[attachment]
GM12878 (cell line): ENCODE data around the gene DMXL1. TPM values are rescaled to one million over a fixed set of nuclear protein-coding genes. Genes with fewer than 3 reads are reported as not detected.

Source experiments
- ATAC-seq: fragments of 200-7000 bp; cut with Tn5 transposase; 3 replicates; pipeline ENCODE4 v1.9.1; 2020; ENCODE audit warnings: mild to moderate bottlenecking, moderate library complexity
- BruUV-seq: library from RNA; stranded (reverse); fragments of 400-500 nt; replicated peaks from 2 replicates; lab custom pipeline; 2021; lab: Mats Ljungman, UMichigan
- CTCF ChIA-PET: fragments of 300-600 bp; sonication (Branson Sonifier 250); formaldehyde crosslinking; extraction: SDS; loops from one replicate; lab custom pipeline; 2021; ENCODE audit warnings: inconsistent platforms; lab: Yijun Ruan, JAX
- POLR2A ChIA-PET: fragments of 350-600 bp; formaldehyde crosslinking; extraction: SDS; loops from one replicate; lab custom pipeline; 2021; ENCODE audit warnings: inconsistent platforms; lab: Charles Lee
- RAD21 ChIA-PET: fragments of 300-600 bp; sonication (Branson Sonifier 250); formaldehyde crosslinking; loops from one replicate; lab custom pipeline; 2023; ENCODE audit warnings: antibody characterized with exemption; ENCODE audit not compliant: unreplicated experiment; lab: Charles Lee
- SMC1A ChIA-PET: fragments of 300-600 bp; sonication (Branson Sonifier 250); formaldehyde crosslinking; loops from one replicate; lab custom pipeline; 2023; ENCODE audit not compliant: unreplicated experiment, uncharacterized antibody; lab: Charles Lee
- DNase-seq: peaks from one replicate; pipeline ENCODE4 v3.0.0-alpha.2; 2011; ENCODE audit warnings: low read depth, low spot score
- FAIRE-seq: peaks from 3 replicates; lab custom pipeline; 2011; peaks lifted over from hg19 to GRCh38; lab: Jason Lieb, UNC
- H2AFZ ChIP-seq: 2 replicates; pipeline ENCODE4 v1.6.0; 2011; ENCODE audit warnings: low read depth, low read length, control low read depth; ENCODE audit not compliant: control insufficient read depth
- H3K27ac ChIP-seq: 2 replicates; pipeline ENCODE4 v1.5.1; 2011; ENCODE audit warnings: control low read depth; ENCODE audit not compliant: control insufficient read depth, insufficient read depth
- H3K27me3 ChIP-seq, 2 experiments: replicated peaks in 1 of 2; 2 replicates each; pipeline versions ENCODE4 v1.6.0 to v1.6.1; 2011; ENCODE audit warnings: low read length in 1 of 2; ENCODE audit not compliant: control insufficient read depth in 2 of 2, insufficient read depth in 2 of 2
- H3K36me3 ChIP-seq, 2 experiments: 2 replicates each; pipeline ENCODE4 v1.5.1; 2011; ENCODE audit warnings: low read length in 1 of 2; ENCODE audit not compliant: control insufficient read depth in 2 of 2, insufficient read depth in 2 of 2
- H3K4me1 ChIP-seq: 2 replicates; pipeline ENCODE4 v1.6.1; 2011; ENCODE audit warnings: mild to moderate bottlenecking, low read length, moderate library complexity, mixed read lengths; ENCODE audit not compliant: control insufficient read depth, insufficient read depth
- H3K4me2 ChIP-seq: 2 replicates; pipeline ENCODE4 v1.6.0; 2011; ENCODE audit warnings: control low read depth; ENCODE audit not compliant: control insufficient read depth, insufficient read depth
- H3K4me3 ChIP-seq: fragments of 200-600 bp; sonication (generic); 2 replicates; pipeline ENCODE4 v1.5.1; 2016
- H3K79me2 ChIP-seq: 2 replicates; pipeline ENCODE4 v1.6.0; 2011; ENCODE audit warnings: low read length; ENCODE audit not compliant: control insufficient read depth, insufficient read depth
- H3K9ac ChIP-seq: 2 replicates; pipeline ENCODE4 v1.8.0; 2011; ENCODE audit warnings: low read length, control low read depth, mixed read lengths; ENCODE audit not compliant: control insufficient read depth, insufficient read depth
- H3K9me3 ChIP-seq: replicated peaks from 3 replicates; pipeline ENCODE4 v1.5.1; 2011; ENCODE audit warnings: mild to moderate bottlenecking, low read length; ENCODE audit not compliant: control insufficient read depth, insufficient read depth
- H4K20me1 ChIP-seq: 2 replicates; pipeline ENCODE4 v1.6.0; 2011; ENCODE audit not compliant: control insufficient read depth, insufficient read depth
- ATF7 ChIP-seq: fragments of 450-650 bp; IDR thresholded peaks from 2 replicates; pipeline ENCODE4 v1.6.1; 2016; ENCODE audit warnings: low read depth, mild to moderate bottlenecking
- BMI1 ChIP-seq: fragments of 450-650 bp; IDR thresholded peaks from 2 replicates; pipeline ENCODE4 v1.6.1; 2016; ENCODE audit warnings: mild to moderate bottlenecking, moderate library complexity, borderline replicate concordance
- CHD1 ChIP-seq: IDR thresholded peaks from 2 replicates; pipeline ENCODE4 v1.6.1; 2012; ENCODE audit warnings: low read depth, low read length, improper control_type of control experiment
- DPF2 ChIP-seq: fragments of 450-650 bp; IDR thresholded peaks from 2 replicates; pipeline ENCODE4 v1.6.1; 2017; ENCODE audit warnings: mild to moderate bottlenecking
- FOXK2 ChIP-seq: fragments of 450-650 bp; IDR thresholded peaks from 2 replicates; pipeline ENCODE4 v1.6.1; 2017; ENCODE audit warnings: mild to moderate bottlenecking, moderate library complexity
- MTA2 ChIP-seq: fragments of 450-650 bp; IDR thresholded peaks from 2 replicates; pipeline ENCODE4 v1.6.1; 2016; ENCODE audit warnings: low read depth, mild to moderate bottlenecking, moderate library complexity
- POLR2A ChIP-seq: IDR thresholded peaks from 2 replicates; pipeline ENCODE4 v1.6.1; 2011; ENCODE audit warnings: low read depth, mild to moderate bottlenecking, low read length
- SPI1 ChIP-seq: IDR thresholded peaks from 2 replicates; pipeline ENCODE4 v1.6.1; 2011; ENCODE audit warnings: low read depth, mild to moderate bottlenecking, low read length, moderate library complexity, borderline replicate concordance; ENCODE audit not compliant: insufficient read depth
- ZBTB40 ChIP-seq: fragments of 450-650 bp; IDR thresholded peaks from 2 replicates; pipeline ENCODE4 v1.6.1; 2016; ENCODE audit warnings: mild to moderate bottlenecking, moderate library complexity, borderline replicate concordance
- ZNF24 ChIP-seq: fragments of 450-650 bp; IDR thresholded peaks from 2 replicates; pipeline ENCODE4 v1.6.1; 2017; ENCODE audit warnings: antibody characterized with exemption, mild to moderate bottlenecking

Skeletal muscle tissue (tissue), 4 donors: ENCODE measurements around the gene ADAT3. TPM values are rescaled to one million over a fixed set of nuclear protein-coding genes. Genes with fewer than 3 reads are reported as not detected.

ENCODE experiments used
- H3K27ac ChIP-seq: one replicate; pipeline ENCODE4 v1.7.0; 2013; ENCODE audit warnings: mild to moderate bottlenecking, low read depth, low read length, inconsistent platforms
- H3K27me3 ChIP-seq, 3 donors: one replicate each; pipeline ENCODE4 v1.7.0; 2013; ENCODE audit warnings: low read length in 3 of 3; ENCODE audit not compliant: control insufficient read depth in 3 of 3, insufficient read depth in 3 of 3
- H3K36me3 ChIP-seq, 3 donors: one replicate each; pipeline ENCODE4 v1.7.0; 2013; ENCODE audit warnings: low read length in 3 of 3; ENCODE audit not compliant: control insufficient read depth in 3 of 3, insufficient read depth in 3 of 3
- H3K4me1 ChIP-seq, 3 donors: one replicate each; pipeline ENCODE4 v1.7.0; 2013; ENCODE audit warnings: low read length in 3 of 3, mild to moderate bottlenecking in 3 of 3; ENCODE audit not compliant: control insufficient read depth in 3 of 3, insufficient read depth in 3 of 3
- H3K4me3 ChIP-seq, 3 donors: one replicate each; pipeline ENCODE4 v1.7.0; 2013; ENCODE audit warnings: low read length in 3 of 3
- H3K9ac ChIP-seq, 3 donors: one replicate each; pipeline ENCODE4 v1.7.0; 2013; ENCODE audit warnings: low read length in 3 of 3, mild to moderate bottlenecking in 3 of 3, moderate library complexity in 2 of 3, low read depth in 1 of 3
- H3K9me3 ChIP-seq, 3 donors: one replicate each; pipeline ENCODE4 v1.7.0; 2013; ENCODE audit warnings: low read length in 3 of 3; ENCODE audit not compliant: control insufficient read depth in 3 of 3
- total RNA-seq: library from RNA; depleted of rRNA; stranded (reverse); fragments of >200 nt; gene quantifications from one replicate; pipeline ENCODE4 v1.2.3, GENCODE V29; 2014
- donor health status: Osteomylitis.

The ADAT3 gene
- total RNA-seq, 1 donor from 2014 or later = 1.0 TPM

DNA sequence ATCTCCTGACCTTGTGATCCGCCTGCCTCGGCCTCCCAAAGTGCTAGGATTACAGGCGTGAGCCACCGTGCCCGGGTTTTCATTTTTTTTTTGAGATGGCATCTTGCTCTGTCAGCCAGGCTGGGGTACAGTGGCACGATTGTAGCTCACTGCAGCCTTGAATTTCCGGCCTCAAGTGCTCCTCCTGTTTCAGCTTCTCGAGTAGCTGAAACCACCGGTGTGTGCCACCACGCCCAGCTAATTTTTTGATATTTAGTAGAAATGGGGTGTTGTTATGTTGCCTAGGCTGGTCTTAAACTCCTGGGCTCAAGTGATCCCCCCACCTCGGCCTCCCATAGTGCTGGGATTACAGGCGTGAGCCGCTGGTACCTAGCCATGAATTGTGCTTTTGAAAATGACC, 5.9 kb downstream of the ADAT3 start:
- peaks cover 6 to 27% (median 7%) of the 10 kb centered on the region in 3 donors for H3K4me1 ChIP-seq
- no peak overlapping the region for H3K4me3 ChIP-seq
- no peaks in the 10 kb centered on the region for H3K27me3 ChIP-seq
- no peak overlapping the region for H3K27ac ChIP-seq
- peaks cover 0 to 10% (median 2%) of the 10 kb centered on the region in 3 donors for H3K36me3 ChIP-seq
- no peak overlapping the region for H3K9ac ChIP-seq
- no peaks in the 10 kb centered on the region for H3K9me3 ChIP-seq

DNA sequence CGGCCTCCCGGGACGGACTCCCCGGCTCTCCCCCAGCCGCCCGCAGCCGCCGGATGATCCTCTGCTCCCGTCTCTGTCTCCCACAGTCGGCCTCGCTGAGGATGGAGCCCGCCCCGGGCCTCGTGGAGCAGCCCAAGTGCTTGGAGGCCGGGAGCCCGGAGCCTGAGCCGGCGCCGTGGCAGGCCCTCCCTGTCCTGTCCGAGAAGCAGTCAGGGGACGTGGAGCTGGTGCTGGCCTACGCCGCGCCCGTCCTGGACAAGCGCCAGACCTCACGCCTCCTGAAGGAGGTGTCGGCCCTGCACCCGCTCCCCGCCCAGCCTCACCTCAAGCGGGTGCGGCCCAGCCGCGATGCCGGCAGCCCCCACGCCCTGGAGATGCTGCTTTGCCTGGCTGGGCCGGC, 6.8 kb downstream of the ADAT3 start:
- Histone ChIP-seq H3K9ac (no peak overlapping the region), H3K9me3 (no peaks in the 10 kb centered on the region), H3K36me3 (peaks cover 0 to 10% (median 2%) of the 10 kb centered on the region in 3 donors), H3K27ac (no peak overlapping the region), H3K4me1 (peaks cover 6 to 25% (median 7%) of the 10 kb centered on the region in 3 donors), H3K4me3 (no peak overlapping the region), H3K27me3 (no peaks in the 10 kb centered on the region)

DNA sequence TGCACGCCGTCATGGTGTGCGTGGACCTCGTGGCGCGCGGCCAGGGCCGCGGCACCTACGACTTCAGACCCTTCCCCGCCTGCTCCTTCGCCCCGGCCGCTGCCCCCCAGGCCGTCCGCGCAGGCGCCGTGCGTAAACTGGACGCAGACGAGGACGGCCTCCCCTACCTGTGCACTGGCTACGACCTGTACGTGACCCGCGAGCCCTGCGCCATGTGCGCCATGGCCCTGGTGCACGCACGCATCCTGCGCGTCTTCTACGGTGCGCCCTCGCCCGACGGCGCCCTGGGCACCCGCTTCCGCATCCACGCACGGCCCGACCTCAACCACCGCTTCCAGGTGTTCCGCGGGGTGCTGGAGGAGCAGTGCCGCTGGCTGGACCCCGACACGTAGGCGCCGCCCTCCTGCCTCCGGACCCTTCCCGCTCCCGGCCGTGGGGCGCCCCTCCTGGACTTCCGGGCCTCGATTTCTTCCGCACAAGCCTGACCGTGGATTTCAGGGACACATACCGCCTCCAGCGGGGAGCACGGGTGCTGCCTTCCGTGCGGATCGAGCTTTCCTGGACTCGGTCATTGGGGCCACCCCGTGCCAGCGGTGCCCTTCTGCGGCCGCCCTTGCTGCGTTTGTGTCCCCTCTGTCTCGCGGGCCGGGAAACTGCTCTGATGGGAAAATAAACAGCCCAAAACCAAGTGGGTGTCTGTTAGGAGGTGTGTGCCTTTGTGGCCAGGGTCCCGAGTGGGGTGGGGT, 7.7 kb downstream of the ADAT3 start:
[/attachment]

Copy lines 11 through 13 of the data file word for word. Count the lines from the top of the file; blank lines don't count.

- H2AFZ ChIP-seq: 2 replicates; pipeline ENCODE4 v1.6.0; 2011; ENCODE audit warnings: low read depth, low read length, control low read depth; ENCODE audit not compliant: control insufficient read depth
- H3K27ac ChIP-seq: 2 replicates; pipeline ENCODE4 v1.5.1; 2011; ENCODE audit warnings: control low read depth; ENCODE audit not compliant: control insufficient read depth, insufficient read depth
- H3K27me3 ChIP-seq, 2 experiments: replicated peaks in 1 of 2; 2 replicates each; pipeline versions ENCODE4 v1.6.0 to v1.6.1; 2011; ENCODE audit warnings: low read length in 1 of 2; ENCODE audit not compliant: control insufficient read depth in 2 of 2, insufficient read depth in 2 of 2